North Florida Hispanic Festival turns 20

The St. Luis Catholic Church hosted the 20th annual North Florida Hispanic Festival, Saturday.

This festival continued the celebration of National Hispanic Heritage month, which lasts from Sept.15 to Oct. 15.

The month-long celebration begins in the middle of September because five Latin-American Countries, Costa Rica, Guatemala, El Salvador, Honduras, and Nicaragua, officially proclaimed their independence from Spain by signing the Acta de Independencia (Act of Independence) on Sept. 15, 1821.

Olga Castillo-Schmidt, the president of the North Florida Hispanic Association, who is from Costa Rica, said she wants to share the diverse culture of all the Latin-American countries.

“We bring Latin America Culture, right here every year to share the incredible food that all our vendors cook as well as the artisans who make gifts,” Castillo-Schmidt said.

Emcee Alejandro Victoria kicked off the festival with an introduction from all the Latin countries in the parade of nations. Every Latin American country was represented by the waving of its country flag.

Rosa Perez, a Tallahassee Community College student from Venezuela, said she appreciates the unity the festival brings.

“I love being at the festival,” Perez said. “My mom does it every year. We make empanadas, which is a traditional fried dish made up of corn, ham and cheese and your choice of chicken or beef.”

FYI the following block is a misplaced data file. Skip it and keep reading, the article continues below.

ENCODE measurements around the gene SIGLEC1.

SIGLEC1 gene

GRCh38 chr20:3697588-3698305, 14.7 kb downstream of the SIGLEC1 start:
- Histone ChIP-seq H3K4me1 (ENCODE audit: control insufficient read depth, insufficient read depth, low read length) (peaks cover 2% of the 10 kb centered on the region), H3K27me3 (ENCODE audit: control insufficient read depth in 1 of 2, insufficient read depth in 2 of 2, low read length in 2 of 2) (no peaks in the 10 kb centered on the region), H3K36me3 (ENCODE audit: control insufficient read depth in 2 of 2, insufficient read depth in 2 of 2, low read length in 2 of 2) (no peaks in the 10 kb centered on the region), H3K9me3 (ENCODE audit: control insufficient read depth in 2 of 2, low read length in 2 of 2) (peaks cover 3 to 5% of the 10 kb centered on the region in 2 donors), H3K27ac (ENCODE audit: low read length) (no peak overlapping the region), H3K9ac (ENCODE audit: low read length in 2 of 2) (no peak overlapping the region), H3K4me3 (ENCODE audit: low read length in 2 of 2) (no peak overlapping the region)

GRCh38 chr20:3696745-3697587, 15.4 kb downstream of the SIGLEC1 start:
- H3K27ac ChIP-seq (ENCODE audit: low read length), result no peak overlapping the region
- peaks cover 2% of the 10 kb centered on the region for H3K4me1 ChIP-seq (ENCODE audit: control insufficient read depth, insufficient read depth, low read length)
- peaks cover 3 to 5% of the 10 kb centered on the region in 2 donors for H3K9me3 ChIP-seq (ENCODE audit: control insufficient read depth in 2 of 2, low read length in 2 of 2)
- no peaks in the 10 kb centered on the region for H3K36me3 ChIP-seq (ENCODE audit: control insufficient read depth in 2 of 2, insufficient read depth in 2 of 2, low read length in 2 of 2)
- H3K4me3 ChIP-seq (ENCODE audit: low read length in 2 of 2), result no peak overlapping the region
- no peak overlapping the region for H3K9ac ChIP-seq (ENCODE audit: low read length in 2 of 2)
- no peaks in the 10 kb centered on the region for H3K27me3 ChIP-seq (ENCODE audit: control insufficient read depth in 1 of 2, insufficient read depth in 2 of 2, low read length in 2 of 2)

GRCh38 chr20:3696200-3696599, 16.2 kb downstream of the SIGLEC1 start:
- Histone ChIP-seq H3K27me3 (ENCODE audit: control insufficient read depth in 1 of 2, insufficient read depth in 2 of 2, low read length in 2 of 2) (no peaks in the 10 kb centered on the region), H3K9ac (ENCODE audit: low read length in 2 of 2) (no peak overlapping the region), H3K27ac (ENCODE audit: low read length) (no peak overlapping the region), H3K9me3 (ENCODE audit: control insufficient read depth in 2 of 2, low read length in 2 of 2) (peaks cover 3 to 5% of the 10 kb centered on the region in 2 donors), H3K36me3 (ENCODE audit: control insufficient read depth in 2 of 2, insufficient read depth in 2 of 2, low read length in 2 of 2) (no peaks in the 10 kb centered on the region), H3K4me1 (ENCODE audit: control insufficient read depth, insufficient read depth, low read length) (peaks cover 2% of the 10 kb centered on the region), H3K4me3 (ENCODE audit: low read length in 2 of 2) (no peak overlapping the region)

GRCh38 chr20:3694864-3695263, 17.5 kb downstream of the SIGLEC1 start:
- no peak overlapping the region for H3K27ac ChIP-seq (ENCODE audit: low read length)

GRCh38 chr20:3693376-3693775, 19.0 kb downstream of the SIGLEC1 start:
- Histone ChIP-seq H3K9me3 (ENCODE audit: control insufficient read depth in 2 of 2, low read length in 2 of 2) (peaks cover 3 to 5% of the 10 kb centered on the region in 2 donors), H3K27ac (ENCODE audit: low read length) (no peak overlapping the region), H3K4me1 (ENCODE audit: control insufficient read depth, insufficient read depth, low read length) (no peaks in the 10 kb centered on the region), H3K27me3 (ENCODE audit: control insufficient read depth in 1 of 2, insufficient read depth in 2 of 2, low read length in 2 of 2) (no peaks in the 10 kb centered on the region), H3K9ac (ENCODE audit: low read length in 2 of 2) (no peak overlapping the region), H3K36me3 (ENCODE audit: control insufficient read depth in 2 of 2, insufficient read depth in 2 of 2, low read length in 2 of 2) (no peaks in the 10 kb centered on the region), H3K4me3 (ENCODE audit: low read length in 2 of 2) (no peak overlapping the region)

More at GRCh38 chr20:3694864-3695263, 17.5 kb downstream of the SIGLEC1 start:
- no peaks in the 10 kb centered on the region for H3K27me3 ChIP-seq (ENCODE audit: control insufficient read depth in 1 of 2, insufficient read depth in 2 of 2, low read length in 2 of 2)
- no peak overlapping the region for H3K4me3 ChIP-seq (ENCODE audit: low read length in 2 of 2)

Si, Español and togetherness were the themes of this year’s festival.

“The nice thing about this festival is that we bring everybody together,” Castillo-Schmidt said. “It’s not so much about a big party but about experiencing the cultural side of all the different countries.”

Festival vendors represented different countries and cooked different traditional meals. Empanadas and tacos were two common dishes.

Rikiasha Hollins, a Rickards High School junior, said she enjoyed the cuisine.

“I have a general interest in the Hispanic culture, it’s so rich and familiar,” Hollins said. “I love Salsa and I’m looking forward to trying different flan today.”

Hallacas, Tumba Rancho and Mandongo were traditional dishes on the menu, but Gaby Mielnik, owner of Eat a Cookie, decided to showcase her cookies and cakes.

“I make traditional cookies and cakes. I try to infuse both Mexican and U.S. cultures,” Mielnik said. “I made skull sugar cookies to celebrate El Dia de los Muertos which is the equivalent to Halloween in the U.S.”

The audience was very interactive and danced to Latin music by DJ Sonido la Rumba. The crowd participated in Latin Zumba by Randy. Latin rhythm was fused with Zumba moves.

Jane Marks, the wife of Tallahassee Mayor John Marks, presented The North Florida Association a 20th year proclamation on the mayor’s behalf.

“We appreciate and love you as much as you love being here,” Marks said. “We ask that all citizens join us in honoring the proud history of the Hispanic people. We would like to congratulate the North Florida Hispanic Association and its members for their many contributions to our community and celebration of National Hispanic Heritage month.”

For more information on the North Florida Hispanic Association please visit